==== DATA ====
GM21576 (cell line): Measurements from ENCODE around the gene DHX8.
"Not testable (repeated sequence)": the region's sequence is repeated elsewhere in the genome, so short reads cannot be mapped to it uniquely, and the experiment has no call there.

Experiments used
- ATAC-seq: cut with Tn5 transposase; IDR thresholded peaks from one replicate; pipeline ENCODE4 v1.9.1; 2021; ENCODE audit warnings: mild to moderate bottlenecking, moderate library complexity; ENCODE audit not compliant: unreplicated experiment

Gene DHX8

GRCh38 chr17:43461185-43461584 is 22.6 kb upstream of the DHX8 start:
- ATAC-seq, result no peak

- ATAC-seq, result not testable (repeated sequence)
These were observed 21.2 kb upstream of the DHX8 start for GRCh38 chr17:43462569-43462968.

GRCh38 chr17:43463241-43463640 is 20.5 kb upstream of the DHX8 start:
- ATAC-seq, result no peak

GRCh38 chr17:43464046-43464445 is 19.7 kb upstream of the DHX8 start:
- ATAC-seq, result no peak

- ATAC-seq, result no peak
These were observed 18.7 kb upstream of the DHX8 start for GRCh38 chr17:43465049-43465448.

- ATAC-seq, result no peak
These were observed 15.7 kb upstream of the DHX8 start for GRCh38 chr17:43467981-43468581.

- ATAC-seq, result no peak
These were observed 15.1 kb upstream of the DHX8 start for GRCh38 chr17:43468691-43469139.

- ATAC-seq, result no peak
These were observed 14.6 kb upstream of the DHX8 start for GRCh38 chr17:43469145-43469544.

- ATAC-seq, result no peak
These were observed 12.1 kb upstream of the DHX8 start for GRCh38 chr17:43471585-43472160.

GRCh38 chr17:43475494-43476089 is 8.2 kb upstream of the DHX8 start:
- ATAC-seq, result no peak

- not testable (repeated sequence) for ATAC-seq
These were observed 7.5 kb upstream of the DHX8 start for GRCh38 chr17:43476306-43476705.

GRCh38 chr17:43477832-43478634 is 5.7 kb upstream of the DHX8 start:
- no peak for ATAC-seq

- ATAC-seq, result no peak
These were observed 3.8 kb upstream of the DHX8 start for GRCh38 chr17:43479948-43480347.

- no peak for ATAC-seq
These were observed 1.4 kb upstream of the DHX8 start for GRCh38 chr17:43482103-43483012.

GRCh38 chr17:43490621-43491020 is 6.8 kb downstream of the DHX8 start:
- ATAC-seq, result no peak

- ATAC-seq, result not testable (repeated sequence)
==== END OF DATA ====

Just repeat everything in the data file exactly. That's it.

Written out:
GM21576 (cell line): Measurements from ENCODE around the gene DHX8.
"Not testable (repeated sequence)": the region's sequence is repeated elsewhere in the genome, so short reads cannot be mapped to it uniquely, and the experiment has no call there.

Experiments used
- ATAC-seq: cut with Tn5 transposase; IDR thresholded peaks from one replicate; pipeline ENCODE4 v1.9.1; 2021; ENCODE audit warnings: mild to moderate bottlenecking, moderate library complexity; ENCODE audit not compliant: unreplicated experiment

Gene DHX8

GRCh38 chr17:43461185-43461584 is 22.6 kb upstream of the DHX8 start:
- ATAC-seq, result no peak

- ATAC-seq, result not testable (repeated sequence)
These were observed 21.2 kb upstream of the DHX8 start for GRCh38 chr17:43462569-43462968.

GRCh38 chr17:43463241-43463640 is 20.5 kb upstream of the DHX8 start:
- ATAC-seq, result no peak

GRCh38 chr17:43464046-43464445 is 19.7 kb upstream of the DHX8 start:
- ATAC-seq, result no peak

- ATAC-seq, result no peak
These were observed 18.7 kb upstream of the DHX8 start for GRCh38 chr17:43465049-43465448.

- ATAC-seq, result no peak
These were observed 15.7 kb upstream of the DHX8 start for GRCh38 chr17:43467981-43468581.

- ATAC-seq, result no peak
These were observed 15.1 kb upstream of the DHX8 start for GRCh38 chr17:43468691-43469139.

- ATAC-seq, result no peak
These were observed 14.6 kb upstream of the DHX8 start for GRCh38 chr17:43469145-43469544.

- ATAC-seq, result no peak
These were observed 12.1 kb upstream of the DHX8 start for GRCh38 chr17:43471585-43472160.

GRCh38 chr17:43475494-43476089 is 8.2 kb upstream of the DHX8 start:
- ATAC-seq, result no peak

- not testable (repeated sequence) for ATAC-seq
These were observed 7.5 kb upstream of the DHX8 start for GRCh38 chr17:43476306-43476705.

GRCh38 chr17:43477832-43478634 is 5.7 kb upstream of the DHX8 start:
- no peak for ATAC-seq

- ATAC-seq, result no peak
These were observed 3.8 kb upstream of the DHX8 start for GRCh38 chr17:43479948-43480347.

- no peak for ATAC-seq
These were observed 1.4 kb upstream of the DHX8 start for GRCh38 chr17:43482103-43483012.

GRCh38 chr17:43490621-43491020 is 6.8 kb downstream of the DHX8 start:
- ATAC-seq, result no peak

- ATAC-seq, result not testable (repeated sequence)